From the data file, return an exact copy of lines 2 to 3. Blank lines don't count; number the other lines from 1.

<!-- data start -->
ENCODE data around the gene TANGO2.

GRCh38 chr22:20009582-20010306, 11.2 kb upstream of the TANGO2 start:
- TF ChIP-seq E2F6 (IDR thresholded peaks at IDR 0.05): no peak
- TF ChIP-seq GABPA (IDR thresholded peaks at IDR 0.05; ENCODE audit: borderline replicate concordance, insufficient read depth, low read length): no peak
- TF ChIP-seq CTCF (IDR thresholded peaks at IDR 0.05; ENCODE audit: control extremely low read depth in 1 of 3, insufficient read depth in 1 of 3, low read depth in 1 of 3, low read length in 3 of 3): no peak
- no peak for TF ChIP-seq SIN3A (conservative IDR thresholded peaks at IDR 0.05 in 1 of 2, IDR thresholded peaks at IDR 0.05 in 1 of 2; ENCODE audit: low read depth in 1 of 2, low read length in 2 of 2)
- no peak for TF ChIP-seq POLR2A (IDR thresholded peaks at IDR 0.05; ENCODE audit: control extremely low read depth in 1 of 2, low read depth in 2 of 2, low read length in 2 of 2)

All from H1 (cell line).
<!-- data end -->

GRCh38 chr22:20009582-20010306, 11.2 kb upstream of the TANGO2 start:
- TF ChIP-seq E2F6 (IDR thresholded peaks at IDR 0.05): no peak